A group of civil rights era activists have passed the torch to a younger generation, so to speak.
One week after the Movement for Black Lives released a wide-ranging, and long-awaited, policy platform, the activists' vision for change has also earned an endorsement from delegates of the Student Nonviolent Coordinating Committee, a famed student organizing group that formed in the 1960s.
In a letter signed by more than 67 former SNCC members, the activists, under the umbrella of the SNCC Legacy Project, wrote that "we of yesterday's SNCC say to today's #BlackLivesMatter, 'Ya'll take it from here!'"
"With their protests and demands, the Movement for Black Lives is continuing to exercise their rights, guaranteed to all Americans under the First Amendment of the United States Constitution," the letter continues. "We, the still-active radicals who were SNCC, salute today's Movement for Black Lives, for taking hold of the torch to continue to light this flame for a knowingly forgetful world."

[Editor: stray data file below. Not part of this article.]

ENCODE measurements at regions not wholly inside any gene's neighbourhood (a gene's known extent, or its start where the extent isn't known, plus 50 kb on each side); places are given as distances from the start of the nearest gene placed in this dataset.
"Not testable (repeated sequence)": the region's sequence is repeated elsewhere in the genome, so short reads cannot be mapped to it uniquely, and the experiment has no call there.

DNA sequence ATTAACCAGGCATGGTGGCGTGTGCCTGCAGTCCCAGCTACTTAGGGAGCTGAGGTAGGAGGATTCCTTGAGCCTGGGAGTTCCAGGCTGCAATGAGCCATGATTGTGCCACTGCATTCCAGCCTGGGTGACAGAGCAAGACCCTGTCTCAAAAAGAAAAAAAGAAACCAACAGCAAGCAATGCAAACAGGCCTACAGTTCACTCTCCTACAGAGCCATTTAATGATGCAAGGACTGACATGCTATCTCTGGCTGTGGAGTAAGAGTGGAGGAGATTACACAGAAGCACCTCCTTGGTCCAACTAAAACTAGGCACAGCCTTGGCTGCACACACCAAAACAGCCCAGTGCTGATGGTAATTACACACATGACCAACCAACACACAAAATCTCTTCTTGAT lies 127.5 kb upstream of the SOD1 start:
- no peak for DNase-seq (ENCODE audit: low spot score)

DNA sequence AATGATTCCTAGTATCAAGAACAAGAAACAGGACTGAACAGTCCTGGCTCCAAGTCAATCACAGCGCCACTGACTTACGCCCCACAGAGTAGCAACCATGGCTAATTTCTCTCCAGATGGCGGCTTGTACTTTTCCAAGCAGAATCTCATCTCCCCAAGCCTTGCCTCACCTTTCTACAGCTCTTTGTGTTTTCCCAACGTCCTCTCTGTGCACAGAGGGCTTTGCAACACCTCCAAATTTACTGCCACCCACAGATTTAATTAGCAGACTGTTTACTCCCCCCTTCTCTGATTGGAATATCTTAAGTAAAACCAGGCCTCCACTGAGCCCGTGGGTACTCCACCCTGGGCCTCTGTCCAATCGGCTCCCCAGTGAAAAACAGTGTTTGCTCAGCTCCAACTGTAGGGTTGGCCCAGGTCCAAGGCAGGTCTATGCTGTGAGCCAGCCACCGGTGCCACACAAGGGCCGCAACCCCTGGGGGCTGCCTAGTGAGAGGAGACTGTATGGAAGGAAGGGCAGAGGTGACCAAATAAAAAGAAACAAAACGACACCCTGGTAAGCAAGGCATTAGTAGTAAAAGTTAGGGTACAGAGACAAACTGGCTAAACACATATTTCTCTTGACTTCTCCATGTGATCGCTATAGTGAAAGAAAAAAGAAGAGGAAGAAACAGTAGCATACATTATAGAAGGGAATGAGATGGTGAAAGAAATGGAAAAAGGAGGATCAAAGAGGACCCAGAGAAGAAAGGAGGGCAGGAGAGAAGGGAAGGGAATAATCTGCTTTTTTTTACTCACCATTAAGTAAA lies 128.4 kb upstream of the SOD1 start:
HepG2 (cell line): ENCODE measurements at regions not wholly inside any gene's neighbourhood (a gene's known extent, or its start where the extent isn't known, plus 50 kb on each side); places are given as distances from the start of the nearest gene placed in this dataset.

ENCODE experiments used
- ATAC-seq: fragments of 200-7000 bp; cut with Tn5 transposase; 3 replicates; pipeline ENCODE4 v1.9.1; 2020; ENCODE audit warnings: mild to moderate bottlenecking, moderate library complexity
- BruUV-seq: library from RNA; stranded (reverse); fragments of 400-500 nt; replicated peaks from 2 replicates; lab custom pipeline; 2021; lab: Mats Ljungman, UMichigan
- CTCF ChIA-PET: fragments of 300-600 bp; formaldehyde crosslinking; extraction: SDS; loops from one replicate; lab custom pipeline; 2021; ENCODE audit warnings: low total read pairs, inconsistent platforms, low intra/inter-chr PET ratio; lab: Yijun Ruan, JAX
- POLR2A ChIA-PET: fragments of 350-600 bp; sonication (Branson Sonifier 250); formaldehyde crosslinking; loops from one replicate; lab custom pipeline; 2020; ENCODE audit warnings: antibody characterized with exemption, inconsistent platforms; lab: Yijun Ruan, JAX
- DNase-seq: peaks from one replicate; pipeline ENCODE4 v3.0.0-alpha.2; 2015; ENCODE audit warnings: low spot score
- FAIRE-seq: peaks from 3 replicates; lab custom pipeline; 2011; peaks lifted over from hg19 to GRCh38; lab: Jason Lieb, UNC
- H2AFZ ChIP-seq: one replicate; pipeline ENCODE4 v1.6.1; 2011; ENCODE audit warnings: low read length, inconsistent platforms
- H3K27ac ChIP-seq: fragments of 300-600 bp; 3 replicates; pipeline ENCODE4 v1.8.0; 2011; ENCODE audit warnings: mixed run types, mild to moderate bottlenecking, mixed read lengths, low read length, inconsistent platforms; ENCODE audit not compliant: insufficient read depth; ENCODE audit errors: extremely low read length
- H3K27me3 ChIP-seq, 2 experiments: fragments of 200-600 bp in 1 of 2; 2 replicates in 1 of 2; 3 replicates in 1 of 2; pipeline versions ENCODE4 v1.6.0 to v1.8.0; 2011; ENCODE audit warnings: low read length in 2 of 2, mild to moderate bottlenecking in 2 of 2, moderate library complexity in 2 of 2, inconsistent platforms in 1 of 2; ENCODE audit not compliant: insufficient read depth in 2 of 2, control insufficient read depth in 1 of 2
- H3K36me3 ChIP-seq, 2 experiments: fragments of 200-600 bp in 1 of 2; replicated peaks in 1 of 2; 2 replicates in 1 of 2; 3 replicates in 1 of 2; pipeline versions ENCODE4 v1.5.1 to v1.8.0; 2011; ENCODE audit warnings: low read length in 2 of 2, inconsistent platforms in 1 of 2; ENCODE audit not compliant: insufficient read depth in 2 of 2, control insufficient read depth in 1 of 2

The letter's signees include Robert "Bob" Moses, the architect behind the civil rights era's famed Freedom Schools, and Berniece Johnson Reagon, founder of the acapella ensemble Sweet Honey in the Rock.
The Movement for Black Lives released its policy platform on Aug. 1. It was collaboratively built over a year of discussions between more than 40 black organizing groups from across the country. At 22 pages long, it includes more than 40 demands, including an end to capital punishment, redistribution of resources from police departments to mental health treatment programs, the right for workers in on-demand tech economies to unionize and divestment from fossil fuels.
SNCC (colloquially pronounced "snick") was a pioneering group of predominantly black activists mostly known for staging lunch counter sit-ins and helping to coordinate 1964's Freedom Summer, which brought dozens of volunteers to rural Mississippi towns to help register black voters. Many of its members would go on to play important roles in American civic life, including former leader Stokely Carmichael (who later adopted the name Kwame Ture) and helped popularize the phrase "black power;" and the late Julian Bond, who would go on to lead the NAACP.
Previous generations of black activists have not always been so kind to the generation that followed them. Rev. Al Sharpton has been sharply critical of the group's "leader full" approach to organizing, which shuns the idea of a traditional movement spokesperson a la Martin Luther King Jr. and the civil rights movement. And former activist Barbara Reynolds penned a critique in the Washington Post in 2015, writing that she supported the modern activists' cause, but "not their approach."